A month after Louisiana’s Office of Motor Vehicles sent out 1.2 million pre-collection notices to drivers with lapsed auto insurance — causing an outcry over what some residents called a money grab by the state — the agency sent 700,000 new letters Friday warning delinquent drivers they are one step closer to being forced to pay up.
State Police Superintendent Mike Edmonson called a news conference Monday in keeping with his promise, he said, of alerting drivers that their accounts are being forwarded to the state’s collections agency, the Office of Debt Recovery. This time, he said, he wanted to “do a better job of explaining on the front end.”
Recipients of the 700,000 letters — some of which are repeats of the 1.2 million originally sent — will have 30 days to pay the penalties for expired insurance, he said. Fines range from $125 to $525, according to the initial notices.
Drivers who remain delinquent will receive a third letter giving them 15 days to pay before the ODR begins in early January to use some of its other tools to collect the debts, said Secretary of Revenue Tim Barfield.
Some of ODR’s capabilities include contracting with six outside collections agencies, finding people’s current bank accounts to begin drawing funds owed, and suspending hunting and fishing licenses, he said. The office also can recommend to state professional licensing boards — like those that oversee teaching and real estate licenses — to suspend certifications for certain residents found to owe money, Barfield said.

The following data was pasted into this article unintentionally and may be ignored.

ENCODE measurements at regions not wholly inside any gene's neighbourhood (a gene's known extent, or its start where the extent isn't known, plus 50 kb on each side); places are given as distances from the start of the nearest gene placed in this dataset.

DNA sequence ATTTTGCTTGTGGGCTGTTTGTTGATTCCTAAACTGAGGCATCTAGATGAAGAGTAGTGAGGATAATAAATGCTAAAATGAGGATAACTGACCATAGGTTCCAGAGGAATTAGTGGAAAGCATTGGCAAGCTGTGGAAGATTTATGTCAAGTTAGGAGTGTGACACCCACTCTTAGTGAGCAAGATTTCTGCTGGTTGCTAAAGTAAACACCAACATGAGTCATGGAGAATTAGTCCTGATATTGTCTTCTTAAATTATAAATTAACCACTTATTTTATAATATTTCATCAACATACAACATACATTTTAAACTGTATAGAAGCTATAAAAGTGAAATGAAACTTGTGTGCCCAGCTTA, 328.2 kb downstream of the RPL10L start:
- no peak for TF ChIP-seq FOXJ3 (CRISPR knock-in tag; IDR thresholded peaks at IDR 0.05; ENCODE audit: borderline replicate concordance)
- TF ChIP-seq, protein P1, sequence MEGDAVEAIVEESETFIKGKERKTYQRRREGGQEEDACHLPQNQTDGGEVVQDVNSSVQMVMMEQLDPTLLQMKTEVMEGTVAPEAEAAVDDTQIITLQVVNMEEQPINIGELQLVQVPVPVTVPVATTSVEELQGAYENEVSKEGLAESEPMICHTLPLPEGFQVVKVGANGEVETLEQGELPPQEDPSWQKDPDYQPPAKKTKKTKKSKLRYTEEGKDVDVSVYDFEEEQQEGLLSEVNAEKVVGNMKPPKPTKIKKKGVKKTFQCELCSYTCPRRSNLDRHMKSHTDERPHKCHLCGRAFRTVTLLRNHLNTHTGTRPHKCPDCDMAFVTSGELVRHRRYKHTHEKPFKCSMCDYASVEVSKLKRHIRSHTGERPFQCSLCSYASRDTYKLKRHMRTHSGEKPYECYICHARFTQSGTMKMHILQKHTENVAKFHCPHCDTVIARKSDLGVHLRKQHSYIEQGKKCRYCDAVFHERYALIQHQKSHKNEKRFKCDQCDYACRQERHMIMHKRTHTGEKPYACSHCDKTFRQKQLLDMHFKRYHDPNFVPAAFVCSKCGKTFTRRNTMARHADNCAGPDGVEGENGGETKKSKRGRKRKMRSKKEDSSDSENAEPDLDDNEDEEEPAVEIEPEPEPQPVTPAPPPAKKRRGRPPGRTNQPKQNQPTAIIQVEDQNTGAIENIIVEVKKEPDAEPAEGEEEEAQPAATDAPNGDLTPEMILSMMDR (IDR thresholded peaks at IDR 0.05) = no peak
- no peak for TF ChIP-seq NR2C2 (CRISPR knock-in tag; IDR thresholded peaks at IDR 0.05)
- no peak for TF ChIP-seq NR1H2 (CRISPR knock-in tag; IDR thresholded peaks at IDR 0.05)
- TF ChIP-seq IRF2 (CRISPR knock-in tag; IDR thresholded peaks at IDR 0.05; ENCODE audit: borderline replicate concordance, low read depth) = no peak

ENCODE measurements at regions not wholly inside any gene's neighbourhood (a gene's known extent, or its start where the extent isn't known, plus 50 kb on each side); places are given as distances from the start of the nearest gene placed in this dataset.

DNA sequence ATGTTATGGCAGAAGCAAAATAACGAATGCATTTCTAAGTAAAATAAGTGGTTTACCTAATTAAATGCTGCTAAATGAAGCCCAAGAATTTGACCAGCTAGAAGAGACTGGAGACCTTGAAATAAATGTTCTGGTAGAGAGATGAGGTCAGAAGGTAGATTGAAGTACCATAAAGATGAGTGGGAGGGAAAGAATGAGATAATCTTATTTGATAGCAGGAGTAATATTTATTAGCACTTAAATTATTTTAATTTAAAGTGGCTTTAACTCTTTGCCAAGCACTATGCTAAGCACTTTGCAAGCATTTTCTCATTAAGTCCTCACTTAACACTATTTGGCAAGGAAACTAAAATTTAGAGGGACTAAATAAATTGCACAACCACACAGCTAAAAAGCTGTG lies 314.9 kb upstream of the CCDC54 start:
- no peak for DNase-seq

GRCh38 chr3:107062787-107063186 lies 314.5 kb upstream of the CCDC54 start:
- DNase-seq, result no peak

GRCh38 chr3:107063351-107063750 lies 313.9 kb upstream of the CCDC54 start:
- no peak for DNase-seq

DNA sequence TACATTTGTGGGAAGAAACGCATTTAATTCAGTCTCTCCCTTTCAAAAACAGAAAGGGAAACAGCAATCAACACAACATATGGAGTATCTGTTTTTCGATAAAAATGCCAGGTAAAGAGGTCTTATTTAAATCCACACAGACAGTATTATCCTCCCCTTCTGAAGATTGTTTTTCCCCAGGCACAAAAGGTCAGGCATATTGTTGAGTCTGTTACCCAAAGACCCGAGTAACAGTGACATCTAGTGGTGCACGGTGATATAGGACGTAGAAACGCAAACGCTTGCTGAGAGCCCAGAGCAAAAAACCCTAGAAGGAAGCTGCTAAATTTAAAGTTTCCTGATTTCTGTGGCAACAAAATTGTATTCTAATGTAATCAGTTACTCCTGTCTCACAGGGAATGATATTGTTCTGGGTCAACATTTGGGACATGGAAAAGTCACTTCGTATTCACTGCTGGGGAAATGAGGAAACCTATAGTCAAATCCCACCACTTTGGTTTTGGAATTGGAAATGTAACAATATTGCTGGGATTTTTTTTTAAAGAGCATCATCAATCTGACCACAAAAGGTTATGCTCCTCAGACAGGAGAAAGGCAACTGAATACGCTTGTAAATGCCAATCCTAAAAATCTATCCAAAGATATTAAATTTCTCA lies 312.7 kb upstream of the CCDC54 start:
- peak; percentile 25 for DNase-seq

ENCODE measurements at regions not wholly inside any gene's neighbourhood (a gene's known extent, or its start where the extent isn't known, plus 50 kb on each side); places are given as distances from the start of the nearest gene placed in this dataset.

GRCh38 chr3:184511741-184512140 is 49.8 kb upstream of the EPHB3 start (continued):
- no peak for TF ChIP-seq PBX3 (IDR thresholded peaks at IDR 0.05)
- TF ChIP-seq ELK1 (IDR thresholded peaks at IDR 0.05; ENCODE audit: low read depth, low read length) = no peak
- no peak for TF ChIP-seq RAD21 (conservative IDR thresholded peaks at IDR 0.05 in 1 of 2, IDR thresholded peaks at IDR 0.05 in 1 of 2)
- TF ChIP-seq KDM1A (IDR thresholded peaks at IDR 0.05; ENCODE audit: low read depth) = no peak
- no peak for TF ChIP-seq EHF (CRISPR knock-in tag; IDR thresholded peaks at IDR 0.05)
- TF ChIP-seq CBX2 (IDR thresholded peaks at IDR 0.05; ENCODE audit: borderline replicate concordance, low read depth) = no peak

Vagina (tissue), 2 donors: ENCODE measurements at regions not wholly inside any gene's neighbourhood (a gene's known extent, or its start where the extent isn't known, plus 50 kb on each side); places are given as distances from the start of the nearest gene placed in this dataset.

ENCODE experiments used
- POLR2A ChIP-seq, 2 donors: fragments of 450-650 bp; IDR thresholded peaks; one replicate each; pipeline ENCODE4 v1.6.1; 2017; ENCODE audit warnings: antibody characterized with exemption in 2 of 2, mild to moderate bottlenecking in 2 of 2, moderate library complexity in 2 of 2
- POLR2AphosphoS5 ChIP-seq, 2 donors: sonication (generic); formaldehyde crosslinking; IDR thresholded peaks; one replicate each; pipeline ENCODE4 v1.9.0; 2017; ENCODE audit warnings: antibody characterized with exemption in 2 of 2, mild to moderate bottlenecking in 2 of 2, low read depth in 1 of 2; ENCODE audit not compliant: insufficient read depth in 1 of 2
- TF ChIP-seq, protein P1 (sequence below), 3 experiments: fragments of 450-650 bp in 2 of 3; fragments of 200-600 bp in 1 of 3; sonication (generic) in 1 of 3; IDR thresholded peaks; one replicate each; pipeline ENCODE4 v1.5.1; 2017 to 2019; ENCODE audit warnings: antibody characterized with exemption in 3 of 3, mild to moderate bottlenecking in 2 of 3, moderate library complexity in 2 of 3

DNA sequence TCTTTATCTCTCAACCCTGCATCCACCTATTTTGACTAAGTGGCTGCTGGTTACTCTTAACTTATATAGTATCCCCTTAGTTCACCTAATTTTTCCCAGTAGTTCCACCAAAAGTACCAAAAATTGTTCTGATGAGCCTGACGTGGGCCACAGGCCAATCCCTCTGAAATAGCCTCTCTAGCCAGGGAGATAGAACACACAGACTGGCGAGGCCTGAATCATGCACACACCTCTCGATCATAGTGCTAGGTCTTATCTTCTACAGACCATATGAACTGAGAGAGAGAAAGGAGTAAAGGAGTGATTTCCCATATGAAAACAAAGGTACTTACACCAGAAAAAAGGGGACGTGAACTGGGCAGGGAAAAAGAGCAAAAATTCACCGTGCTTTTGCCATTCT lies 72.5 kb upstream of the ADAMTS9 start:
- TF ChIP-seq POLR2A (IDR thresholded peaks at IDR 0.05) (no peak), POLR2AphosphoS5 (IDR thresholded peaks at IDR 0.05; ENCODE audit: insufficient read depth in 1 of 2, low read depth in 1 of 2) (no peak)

The OMV has collected $8.155 million of the total $444 million sought since it began sending letters about expired auto insurance Oct. 13, Edmonson said.
The organization has cleared 55,000 accounts. About 39,000 records belonged to people who paid a fee, while some 17,000 records were cleared without payment because the drivers were found to not owe the fines, he said.
Some 330,000 of the initial 1.2 million letters were returned because of old or incorrect addresses, he said.
Much of the controversy about OMV’s mass mailing centered on drivers who said they were being shaken down for fictional insurance infractions or for violations as old as 1986.
Edmonson acknowledged the initial letters — and the backlash — created a “very overwhelming” situation for the OMV and that he hadn’t read the first notices. He conceded the tone of the missives was too stern.
“It could have been better informing of the public,” he said, noting he and his staff worked to rectify the situation, including opening OMV’s offices extra hours to answer complaints.
“I just want to fix it,” he said.
Follow Maya Lau on Twitter, @mayalau.